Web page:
News, notes, and observations from the James River Valley in northern South Dakota with special attention to reviewing the performance of the media--old and new. E-Mail to MinneKota@gmail.com

Thursday, December 26, 2013

WTF journalism and the gifts of the magi

W=Who, What, When, Where, and  Why.  

Have you met Miss Feasance?   If you live in South Dakota, your acquaintance with her is inevitable.  In Aberdeen, she is treated as royalty.  Sometimes a deity. 

One can't be sure whether her personality is defined by clandestine skulduggery or plain, old down-to-earth incompetence.  However, the city and county held a vigil in her honor a week ago without the press there to serve as altar attendant.  But it was there in spirit.  

Two men from White Oak Global, the San Francisco firm that lent Northern Beef Packers $35 million and then was the high bidder for the beef plant a at NBP's bankruptcy auction. at $44 million came to Aberdeen a week ago.  Their advent was dutifully announced a couple days in advance by the local scribe service, with the point being that they would meet with the county commission but there would not be a quorum because only two commissioners would, for some reason, attend the meeting.  It turns out the mayor was also there.  It seems that no reporters were at the actual meeting, so there was no account of who brought the gold, or the frankincense, or the myrrh.  We know that some gulls from China and Korea flew in some gold over the years, but what was really needed was the frankincense and myrrh because they are supposed to make things smell nice, and even though that NBP rendering plant at the side of town never got into real operation, it left a bit of a stench hanging over the community.  And the state.

The puzzler of the coming of the magi from the west is that only two showed up, and the accounts did not specify whether it was Larry, or Curly, or Moe who was there.  But then, when it comes to supplying stooges, the state and the local community are very resourceful.  There is quite a stag line waiting to dance with Miss Feasance.   

The three magi:  two of them came and no one knows their names. 

Apparently, the lack of a quorum made the meeting an unofficial gathering.  Accounts of it were relayed to the scribe by commission members who were there.  So, the usual requirements for a news story,  such as specifying the identity of the magi involved, were not observed.  Identifying information was relayed from county board chairman Duane Sutton:  "One of the White Oak officials, a South Dakota native, specializes in operating plants, Sutton said. The other, he said, is a Minnesota native."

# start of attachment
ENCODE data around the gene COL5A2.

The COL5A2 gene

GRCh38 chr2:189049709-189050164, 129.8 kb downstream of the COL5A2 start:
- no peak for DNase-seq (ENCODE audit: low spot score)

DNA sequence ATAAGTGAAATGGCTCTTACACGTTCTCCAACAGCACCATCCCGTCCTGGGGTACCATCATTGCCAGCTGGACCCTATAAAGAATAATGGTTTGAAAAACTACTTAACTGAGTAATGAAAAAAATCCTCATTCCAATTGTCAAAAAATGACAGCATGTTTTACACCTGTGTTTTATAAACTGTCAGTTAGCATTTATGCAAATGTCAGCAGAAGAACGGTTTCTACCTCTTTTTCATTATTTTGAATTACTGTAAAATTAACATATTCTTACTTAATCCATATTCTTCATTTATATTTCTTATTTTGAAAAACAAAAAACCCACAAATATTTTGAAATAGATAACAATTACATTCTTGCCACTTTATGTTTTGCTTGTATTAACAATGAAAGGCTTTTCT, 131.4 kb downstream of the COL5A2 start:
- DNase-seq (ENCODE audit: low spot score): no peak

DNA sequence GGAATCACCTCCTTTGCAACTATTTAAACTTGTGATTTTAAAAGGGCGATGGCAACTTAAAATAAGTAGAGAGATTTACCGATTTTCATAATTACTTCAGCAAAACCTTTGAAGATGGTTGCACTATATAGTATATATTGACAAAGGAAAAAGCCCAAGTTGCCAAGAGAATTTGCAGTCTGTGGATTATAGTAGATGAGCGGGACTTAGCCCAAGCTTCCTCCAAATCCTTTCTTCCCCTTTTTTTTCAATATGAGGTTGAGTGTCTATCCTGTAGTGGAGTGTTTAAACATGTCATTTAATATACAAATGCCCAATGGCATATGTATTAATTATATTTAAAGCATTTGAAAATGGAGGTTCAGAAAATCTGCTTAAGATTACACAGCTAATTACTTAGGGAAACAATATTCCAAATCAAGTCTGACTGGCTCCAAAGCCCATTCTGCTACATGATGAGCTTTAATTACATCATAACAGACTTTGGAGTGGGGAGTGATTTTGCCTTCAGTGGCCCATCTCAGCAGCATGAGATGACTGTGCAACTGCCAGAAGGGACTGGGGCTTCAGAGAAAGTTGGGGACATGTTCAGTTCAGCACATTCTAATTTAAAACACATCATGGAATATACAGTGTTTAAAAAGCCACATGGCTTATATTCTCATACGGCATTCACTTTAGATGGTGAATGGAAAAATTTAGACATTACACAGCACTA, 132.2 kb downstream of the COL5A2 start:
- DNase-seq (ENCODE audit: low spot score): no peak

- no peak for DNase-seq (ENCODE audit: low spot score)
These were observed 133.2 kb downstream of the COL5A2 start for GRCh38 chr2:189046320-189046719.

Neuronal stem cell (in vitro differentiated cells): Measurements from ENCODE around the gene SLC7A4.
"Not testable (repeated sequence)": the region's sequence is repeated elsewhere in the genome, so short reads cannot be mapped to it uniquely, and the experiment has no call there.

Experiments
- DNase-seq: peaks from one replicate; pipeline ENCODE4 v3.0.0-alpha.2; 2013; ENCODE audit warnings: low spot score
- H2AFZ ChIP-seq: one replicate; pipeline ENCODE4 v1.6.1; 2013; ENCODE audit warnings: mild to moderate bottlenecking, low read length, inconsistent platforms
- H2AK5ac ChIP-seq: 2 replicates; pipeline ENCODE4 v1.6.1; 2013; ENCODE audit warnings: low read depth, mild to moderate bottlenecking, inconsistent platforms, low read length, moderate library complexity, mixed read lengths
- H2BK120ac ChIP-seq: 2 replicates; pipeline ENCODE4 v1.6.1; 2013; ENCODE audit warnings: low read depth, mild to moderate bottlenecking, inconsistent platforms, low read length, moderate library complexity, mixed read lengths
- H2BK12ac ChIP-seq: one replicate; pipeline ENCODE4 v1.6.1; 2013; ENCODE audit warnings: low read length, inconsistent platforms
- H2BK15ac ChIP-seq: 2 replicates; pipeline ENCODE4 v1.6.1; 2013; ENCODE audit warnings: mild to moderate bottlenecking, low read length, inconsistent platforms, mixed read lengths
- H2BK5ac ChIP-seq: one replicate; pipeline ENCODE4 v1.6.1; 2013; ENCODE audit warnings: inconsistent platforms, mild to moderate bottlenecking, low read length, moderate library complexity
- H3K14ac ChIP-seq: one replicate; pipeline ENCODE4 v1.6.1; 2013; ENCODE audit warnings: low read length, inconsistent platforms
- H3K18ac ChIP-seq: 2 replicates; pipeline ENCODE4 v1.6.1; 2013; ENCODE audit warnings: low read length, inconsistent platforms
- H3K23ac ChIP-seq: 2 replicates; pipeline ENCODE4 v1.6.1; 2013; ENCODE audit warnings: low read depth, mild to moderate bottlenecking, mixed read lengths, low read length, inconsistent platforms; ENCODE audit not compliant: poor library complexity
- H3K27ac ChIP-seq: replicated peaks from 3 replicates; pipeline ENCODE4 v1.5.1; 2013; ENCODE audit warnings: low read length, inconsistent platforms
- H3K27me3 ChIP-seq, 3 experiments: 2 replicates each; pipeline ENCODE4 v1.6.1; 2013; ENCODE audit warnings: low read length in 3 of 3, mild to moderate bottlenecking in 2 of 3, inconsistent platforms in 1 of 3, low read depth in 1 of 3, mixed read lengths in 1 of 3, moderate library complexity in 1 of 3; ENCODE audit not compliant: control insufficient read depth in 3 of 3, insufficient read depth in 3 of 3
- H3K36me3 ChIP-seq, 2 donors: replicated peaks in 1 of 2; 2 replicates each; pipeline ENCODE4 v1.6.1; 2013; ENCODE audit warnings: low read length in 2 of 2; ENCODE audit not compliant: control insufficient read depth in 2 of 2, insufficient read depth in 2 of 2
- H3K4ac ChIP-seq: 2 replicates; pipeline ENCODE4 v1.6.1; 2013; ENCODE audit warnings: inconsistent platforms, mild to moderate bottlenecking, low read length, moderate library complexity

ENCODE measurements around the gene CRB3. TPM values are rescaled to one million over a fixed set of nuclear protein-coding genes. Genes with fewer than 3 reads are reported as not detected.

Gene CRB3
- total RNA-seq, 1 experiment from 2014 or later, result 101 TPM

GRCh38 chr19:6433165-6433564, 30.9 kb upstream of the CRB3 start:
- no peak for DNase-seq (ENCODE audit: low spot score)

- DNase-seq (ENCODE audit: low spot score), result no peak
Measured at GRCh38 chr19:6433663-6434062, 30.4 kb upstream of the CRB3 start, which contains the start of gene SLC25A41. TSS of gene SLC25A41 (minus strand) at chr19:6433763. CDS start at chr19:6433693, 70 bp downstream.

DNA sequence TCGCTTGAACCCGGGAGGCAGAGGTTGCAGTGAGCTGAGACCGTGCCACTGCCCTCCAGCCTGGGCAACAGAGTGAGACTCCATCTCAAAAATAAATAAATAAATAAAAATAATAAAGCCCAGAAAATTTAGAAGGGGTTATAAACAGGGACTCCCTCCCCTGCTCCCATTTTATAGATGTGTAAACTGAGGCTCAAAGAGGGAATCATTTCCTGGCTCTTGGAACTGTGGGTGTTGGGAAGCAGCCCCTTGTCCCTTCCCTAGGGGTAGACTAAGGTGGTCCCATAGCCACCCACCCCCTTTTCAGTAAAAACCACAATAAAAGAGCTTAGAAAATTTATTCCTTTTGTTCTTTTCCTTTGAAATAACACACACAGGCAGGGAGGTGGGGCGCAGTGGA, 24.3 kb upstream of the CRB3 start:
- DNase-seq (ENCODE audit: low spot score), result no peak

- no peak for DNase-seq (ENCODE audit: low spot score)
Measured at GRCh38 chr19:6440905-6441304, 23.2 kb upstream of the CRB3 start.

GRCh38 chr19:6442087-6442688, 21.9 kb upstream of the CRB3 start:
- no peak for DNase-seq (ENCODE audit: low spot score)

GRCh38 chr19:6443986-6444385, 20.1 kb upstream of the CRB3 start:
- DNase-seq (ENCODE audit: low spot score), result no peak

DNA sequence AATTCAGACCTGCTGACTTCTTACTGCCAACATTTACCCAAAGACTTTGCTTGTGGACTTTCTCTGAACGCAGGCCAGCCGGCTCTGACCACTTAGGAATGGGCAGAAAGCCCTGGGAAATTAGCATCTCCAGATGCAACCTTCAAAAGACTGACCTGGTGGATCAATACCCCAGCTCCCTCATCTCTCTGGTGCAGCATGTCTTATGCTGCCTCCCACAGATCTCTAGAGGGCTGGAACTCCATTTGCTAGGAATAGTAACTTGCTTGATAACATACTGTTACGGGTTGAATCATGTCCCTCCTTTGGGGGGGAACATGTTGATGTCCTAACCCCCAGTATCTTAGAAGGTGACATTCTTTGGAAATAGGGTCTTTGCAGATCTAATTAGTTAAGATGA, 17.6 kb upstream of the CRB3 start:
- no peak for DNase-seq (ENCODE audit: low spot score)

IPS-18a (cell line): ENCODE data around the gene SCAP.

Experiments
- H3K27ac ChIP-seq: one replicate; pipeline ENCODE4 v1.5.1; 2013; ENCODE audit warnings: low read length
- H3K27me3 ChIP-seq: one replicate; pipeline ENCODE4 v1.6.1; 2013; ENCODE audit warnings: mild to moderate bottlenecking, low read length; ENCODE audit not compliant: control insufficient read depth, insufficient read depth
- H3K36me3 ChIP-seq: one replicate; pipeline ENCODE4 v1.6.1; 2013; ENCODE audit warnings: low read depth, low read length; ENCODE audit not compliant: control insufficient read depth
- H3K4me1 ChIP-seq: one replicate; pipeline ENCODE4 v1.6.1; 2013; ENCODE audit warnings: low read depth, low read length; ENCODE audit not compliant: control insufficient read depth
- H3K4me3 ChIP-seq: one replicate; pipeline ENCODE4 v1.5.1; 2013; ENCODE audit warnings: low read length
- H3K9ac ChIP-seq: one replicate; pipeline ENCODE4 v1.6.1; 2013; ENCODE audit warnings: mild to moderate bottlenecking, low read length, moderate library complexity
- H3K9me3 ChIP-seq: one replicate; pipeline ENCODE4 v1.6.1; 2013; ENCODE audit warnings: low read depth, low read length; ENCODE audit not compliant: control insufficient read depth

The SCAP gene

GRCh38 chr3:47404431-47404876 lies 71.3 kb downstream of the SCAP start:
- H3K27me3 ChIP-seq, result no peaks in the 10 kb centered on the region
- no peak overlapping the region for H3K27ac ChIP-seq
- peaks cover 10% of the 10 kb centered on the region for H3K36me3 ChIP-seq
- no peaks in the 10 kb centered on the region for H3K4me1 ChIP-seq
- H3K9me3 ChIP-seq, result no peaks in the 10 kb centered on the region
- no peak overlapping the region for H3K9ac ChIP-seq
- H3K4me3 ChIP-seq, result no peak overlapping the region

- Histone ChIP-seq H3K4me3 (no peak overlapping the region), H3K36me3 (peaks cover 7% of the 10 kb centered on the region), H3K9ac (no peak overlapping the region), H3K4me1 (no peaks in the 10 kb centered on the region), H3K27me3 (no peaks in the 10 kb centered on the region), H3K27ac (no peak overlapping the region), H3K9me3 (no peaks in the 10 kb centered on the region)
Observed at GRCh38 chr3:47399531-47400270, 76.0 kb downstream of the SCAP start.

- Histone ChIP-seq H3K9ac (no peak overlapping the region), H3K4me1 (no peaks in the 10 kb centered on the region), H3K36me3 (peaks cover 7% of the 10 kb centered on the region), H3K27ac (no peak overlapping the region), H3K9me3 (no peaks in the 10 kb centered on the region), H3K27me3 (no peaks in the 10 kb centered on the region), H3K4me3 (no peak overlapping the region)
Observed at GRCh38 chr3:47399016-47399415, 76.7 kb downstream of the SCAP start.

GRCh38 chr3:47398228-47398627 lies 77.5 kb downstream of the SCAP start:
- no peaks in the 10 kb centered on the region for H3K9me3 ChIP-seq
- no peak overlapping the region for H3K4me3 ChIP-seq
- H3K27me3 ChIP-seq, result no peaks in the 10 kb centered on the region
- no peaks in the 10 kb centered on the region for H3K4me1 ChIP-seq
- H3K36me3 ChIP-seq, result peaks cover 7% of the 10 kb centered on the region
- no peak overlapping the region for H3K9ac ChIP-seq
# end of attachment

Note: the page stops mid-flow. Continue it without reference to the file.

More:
If legitimate officials come to a town representing a legitimate company to do legitimate business, why are their identifies kept secret?:  And in most real newspapers, such a meeting conducted under such anonymous circumstances would, given the import of the Northern Beef Packers fiasco,  be the main point of the story.

But the story went on to detail some of the non-news produced by the visit of the magi:  "In general, the company wanted to introduce itself, Sutton said."  That was quite an introduction.  No names.  No titles.  No information.

The mayor was quoted as saying, "the White Oak officials were careful not to commit to any specific plans or time lines."  The story said the men came to town to do their home work.  They lent NBP $35 million, bid $44-some million on the plant at the bankruptcy auction,  and now they come to town to get informed about the company and the plant?

And so the show goes on.
Who wants the next dance with Miss. Feasance?

4 comments:

caheidelberger said...

South Dakota native? Who? What's the connection?

David Newquist said...
This comment has been removed by the author.
David Newquist said...
This comment has been removed by the author.
David Newquist said...


The connection I make is that it continues the tradition of screwing around and keeping secrets from the public that is characteristic of the relationship of South Dakota governments and corporations. The identity of the natives from South Dakota and Minnesota are kept confidential, the county commission gets news stories in the local press that contain absolutely no news, and the newspaper lets them get away with it by writing a story that violates the fundamental purpose of a news story by ignoring the 5 Ws. No connections are established, but the situation displays a symptom of what is deeply wrong with South Dakota and how a bumbling scheme like Northern Beef Packers can be escalated into a multi-million dollar fraud right before our very eyes.

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